This years European Woodworking Show (a couple of weeks back) was definitely the busiest one yet. Saturday in particular was heaving which was fantastic to see and great for all, but you can trust me to still have a moan because it meant I didn’t find much time to have a good neb around.
As ever we were inside one of the spectacular barns and our spot was surrounded by plane makers – we had Phil Edwards to one side and David Barron to the other. It was fantastic to hear that both were incredibly busy and that so many British made planes have been heading overseas to their customers. It’s encouraging to know that there’s such an appreciation and interest in these wooden planes yet what excited me even more than the beautiful tools was seeing the engagement from people trying them out. I saw people picking them up to admire the craftsmanship and then of course they had to give it a go and push them along the plank of wood. Now a days we see so many old wooden planes at car boot sales and the like that many of us are used to seeing these tools when then are very worn and out of shape. I think people delight in seeing the new planes because not only do they create nostalgia but they actually work! Hellsbells do they work!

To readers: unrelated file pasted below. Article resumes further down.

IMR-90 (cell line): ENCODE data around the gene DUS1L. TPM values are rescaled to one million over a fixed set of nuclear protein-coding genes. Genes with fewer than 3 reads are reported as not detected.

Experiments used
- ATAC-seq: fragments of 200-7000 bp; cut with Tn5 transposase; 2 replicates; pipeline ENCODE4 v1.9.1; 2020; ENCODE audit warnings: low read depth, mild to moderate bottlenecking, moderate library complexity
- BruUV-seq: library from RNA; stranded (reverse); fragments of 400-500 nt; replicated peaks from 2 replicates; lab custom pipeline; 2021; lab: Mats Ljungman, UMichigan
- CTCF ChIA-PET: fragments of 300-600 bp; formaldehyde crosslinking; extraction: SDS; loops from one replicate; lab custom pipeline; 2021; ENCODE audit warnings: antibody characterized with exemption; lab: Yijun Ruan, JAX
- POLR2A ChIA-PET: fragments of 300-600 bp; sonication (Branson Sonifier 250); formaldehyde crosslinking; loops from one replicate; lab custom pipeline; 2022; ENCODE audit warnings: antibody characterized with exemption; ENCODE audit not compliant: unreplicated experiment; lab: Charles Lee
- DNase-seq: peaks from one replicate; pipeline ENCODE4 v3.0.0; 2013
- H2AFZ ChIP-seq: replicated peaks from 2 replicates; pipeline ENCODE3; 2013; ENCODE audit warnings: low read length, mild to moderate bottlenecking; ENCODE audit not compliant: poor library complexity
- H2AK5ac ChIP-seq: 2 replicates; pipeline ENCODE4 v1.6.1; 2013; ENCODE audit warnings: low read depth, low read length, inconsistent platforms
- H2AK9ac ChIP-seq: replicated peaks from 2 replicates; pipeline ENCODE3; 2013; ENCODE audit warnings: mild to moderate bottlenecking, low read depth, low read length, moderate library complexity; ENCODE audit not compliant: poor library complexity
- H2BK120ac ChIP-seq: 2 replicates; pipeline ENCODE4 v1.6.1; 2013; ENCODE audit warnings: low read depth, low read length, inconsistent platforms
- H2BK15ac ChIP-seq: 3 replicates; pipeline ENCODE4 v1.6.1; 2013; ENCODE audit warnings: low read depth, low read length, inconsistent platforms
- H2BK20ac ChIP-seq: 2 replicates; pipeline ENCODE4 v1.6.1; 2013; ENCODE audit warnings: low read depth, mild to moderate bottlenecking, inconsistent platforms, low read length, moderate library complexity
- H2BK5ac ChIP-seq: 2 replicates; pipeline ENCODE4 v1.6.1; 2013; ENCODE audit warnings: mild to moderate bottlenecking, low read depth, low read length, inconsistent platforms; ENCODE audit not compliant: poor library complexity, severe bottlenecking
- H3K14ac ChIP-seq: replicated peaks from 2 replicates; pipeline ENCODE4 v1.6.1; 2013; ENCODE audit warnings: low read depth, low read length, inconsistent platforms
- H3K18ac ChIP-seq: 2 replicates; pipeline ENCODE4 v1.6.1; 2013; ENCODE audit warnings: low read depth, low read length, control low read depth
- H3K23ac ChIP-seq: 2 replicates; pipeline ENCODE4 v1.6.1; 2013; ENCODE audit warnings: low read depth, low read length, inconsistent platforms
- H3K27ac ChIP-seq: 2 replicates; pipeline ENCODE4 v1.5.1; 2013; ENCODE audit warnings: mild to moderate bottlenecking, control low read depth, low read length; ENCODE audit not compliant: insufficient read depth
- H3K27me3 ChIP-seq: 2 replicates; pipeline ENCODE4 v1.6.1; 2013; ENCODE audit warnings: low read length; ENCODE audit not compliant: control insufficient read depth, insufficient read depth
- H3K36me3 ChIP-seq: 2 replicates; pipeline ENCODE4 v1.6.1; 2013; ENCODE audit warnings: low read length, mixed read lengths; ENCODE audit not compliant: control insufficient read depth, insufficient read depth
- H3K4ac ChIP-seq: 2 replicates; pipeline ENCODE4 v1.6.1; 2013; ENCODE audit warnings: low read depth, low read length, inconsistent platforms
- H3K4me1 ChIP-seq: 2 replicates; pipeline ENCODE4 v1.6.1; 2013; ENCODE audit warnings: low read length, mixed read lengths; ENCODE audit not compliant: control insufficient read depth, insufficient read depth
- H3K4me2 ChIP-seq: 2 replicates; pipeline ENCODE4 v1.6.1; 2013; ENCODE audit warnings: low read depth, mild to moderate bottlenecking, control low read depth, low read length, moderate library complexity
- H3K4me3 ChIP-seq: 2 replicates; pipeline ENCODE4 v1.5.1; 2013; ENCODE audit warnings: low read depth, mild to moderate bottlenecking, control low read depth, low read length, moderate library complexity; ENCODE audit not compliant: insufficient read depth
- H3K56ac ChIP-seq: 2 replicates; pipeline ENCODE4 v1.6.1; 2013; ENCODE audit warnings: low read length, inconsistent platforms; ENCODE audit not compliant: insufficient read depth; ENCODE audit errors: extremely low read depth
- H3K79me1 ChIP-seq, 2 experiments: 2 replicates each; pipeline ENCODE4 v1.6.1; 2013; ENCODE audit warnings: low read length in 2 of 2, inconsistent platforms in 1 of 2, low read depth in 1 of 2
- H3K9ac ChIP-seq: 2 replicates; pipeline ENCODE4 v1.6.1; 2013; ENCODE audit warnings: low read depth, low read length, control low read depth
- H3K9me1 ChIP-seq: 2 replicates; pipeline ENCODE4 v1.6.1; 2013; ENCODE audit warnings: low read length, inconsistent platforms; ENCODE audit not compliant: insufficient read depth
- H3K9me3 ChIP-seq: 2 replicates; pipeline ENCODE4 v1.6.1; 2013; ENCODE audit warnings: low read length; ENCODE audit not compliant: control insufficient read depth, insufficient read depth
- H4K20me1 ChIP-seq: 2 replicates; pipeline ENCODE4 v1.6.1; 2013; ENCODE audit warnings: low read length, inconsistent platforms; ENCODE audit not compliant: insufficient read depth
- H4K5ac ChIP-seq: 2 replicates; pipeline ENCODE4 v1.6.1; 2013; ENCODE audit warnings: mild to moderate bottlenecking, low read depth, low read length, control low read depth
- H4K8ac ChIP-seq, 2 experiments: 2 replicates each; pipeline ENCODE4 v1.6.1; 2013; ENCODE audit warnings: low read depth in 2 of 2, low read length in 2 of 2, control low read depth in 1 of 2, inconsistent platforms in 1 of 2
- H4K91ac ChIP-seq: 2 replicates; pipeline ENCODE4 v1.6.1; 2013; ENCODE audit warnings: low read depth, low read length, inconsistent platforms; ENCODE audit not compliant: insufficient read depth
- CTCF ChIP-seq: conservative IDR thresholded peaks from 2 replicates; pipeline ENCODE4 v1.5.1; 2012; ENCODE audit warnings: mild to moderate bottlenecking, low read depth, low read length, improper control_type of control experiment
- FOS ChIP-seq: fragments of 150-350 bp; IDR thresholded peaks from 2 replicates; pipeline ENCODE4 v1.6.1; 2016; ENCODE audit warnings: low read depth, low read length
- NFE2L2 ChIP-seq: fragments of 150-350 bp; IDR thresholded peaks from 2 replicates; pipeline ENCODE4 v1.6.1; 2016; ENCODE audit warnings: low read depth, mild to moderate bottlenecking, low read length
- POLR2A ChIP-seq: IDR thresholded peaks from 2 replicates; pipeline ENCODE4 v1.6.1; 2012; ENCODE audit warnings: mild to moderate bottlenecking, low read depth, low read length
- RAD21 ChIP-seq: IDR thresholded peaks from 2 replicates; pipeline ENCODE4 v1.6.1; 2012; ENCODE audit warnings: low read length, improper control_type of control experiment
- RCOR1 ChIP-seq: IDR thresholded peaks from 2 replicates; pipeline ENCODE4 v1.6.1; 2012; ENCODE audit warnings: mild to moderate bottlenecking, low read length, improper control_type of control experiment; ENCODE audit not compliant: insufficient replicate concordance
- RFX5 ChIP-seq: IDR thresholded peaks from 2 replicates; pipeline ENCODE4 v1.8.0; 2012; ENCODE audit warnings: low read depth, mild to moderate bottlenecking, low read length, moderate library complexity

Much of my plane collection is made up of wooden ones and if they’re for fine use then I can use that as an excuse to go new. Philly Planes make a full range of traditional hand planes from block planes to jointers and moulding planes. I’m a big fan of Phil’s work and use his planes nearly every day.
I’ve tried out David’s planes numerous times as well and they work flawlessly. He laminates them in a style much like Krenov but takes them to a perfection level of finish. I’ve yet to own one, though one day that’s got to change! Along with his planes David makes a nifty little device for dovetailing – I’ll be talking about that in a future post.
If you’re looking to get started with wooden planes then this post I wrote early this year may be of interest: Getting The Gist Of Wooden Planes